Plymouth County Outreach Co-Hosts Successful Medication Take-Back Event

For immediate release
People who attended the drug take-back event at the Plymouth Police Department last weekend included, from back, left to right: Plymouth Police Chief Dana Flynn, Program Director PCO Vicky Butler and hub manager Charlette Tarsi. Previously, PYDC Program Coordinator Kelly Macomber, BCP Operations Supervisor Hannah Panteleos and Plymouth Region Prevention Collaboration Coordinator Katelyn McSweeney. (Photo courtesy of Plymouth County Outreach)

PLYMOUTH – Plymouth County Outreach is pleased to announce that a successful drug take-back event took place this past weekend.

On Saturday, October 23, PCO hosted the event in conjunction with the Plymouth Police Department, the Plymouth Fire Department, the Plymouth Youth Development Collaborative (PYDC) and the Plymouth Area Prevention Collaborative.

The Medication Take Back event was held at the Plymouth Police Department as part of National Prescription Drug Take Back Day.

The Plymouth Fire Department collected sharps during the event and PYDC had a resource table with prevention resources.

A total of 41 pounds of prescription drugs, 41 vapes and a large barrel of sharps were collected, and nine Naloxone (Narcan) kits, 36 resource bags, 53 Deterra kits, two harm reduction kits, and 15 Fentanyl test strips have been distributed.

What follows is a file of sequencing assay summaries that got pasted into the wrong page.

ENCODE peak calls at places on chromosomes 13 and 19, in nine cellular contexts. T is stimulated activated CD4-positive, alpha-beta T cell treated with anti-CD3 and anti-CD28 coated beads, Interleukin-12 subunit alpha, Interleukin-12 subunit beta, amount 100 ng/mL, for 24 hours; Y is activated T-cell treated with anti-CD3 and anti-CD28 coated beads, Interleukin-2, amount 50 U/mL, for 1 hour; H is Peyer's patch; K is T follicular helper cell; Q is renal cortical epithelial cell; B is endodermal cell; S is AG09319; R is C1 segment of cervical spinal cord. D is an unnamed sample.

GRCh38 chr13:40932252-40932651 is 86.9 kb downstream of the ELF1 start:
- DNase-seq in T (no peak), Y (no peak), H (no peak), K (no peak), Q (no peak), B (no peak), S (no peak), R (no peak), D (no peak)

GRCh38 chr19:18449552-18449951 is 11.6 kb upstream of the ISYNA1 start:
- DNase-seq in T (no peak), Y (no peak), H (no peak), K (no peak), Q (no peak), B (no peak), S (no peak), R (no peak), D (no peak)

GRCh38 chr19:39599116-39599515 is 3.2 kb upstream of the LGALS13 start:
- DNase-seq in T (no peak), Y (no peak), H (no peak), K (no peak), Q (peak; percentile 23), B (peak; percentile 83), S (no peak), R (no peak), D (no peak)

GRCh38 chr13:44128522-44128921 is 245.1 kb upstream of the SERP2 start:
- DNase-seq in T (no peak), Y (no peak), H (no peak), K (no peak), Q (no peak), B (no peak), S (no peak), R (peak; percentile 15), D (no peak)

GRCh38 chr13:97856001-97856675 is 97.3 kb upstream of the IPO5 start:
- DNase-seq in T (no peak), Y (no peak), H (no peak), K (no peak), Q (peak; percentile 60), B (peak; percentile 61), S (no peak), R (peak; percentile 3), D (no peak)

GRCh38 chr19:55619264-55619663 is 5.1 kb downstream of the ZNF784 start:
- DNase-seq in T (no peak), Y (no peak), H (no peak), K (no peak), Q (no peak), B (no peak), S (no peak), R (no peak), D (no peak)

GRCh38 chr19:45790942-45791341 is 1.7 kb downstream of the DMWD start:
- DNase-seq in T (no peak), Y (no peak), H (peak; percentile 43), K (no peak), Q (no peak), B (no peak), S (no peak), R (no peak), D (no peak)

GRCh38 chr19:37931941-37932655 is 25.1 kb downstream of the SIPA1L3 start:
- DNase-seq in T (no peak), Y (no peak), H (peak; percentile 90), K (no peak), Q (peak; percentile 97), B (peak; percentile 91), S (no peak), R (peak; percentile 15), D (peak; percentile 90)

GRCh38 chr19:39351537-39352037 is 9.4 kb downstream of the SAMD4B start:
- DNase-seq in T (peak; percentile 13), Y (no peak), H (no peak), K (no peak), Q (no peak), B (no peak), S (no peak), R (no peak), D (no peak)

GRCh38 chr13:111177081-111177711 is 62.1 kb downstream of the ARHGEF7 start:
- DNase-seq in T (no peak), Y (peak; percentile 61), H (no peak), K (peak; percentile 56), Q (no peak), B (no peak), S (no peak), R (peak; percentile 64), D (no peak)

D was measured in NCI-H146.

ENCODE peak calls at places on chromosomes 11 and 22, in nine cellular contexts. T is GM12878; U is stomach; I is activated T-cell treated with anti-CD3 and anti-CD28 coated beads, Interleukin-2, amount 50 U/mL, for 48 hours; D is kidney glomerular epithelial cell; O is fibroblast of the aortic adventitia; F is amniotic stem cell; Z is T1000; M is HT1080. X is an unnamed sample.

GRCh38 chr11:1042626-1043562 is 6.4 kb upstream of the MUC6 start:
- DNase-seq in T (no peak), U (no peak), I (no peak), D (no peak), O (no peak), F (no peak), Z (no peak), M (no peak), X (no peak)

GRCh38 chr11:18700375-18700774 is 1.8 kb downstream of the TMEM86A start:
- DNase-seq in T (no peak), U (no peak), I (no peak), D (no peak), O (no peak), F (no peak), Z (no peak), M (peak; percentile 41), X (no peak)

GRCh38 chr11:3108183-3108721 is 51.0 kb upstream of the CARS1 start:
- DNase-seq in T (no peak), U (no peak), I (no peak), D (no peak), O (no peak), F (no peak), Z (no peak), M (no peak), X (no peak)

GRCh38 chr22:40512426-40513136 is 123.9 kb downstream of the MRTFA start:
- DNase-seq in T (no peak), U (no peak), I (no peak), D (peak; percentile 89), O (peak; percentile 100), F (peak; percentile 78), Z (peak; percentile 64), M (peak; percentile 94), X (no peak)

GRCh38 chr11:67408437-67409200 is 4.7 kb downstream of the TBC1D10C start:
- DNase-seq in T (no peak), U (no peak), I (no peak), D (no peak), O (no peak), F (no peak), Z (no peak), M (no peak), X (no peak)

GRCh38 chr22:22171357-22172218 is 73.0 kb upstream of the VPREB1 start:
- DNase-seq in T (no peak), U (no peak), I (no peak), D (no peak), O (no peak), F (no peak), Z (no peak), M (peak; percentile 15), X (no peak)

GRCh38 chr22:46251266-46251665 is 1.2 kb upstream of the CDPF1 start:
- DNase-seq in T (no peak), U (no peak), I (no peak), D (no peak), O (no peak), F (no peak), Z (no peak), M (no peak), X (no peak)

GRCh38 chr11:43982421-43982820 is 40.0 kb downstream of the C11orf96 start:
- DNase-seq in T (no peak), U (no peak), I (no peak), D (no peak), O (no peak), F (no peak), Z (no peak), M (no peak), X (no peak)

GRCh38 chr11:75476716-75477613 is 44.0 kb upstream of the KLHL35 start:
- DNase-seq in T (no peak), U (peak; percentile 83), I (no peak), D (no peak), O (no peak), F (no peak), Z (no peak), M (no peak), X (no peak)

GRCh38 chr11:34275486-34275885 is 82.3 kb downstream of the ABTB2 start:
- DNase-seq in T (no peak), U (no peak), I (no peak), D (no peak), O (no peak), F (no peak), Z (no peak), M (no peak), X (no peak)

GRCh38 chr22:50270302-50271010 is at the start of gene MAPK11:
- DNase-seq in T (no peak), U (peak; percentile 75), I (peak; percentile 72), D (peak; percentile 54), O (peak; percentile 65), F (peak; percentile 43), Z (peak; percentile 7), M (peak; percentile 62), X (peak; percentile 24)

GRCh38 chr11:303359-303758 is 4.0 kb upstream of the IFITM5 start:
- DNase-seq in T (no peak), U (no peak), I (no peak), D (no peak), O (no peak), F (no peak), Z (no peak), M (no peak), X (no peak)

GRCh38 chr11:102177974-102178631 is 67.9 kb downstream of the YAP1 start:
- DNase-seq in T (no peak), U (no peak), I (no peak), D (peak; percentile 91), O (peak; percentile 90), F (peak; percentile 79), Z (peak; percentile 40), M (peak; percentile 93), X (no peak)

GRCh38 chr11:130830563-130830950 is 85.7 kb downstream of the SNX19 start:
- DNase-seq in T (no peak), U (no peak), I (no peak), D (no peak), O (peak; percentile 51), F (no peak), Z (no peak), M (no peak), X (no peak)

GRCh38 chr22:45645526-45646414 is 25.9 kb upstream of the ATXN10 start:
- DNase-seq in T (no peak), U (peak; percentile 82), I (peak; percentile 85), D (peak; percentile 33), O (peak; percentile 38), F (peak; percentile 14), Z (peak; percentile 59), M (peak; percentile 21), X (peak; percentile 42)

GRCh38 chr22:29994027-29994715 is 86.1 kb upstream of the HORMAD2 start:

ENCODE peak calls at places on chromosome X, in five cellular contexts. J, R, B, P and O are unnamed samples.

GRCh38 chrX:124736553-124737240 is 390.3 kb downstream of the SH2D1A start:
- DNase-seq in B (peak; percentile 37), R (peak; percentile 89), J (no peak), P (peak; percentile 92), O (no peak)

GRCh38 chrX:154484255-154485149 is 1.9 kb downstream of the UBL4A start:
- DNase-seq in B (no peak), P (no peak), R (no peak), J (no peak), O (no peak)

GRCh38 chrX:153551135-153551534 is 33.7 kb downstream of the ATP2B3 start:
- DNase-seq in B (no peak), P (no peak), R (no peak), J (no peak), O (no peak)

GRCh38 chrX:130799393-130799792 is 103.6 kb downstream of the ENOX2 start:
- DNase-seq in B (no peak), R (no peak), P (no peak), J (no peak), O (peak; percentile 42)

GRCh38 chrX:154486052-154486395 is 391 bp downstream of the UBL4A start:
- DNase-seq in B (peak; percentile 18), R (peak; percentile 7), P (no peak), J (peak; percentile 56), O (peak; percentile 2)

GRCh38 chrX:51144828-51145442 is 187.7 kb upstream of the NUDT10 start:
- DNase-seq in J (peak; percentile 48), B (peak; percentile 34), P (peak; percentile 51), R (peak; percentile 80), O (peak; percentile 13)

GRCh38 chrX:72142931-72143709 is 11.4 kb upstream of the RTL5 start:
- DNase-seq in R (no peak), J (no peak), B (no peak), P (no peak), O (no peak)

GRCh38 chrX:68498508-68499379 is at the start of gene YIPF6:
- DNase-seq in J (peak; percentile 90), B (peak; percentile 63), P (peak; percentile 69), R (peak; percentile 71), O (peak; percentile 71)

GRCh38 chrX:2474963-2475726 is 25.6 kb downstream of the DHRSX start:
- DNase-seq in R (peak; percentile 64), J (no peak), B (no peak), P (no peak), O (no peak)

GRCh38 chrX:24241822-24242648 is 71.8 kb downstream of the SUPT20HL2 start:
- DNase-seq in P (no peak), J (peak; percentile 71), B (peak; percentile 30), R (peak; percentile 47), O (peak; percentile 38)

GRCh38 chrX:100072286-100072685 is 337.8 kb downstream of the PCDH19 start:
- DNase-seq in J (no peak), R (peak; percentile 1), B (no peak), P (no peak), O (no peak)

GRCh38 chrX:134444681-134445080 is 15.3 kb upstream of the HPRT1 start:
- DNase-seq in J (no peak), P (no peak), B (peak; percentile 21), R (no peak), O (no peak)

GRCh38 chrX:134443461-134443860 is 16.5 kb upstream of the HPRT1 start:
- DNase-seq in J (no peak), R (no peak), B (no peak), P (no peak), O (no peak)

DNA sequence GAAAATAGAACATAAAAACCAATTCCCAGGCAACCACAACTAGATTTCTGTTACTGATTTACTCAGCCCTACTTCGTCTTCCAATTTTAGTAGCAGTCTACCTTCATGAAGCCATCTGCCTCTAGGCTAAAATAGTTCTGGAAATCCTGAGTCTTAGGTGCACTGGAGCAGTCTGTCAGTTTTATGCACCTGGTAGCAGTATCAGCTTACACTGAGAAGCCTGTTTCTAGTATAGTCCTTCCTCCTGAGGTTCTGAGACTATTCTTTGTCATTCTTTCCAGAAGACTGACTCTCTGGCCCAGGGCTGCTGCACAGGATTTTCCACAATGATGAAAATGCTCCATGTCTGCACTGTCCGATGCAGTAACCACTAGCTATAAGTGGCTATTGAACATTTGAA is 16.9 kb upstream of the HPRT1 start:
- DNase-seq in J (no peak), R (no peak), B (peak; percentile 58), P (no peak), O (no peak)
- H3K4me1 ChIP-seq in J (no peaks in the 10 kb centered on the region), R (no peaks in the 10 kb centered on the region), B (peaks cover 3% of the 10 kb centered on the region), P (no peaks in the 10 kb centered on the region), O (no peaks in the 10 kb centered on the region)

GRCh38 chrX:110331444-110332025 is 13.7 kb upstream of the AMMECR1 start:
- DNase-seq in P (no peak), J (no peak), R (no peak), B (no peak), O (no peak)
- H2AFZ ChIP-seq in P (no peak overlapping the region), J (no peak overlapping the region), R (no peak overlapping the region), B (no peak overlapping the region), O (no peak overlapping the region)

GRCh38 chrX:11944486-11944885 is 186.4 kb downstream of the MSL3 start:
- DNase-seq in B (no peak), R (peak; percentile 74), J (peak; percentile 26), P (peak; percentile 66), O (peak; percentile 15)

“We want to express our gratitude to the participants of the event as well as to the members of the community who took the time to clean their medicine cabinets and get rid of the medicines they no longer wanted or needed”, said Vicky Butler, director of the Plymouth County outreach program. “It was great not only to collect these drugs, but also to distribute important resources and kits to community members. ”

The Plymouth Area Prevention Collaborative also set up a ‘hidden from view’ exhibit at the event, which is a teenage bedroom demonstration simulation for teens that helps parents / guardians identify signs of behavioral behavior. risk. The exhibit opens the door to conversations about substance use and other important issues that can arise among young people.

In addition, “hidden in plain sight” is not intended to frighten parents / guardians, but to provide them with information and education on how to have meaningful conversations with young people.

“It’s great to be able to partner with so many different agencies for these events,” said PYDC program coordinator Kelly Macomber. “While people often believe that teens are experimenting with prescription drugs through a street vendor’s access point, young people often report that their access point is a friend from the medicine cabinet at the family, which makes events like this so critical. “

About Medication Take-Back Day

National Prescription Drug Take-Back Day addresses a critical public safety and health issue. According to the 2019 National Survey on Drug Use and Health, 9.7 million people abused prescription pain relievers, 4.9 million people abused prescription stimulants, and 5.9 million people abused prescription painkillers. abused prescription tranquilizers or sedatives in 2019. The survey also showed that a majority of the abused prescription drugs were obtained from family and friends, often from the home medicine cabinet.

For more information on eliminating prescription drugs, on Take Back Day, or for full results from previous Take Back Day events, visit


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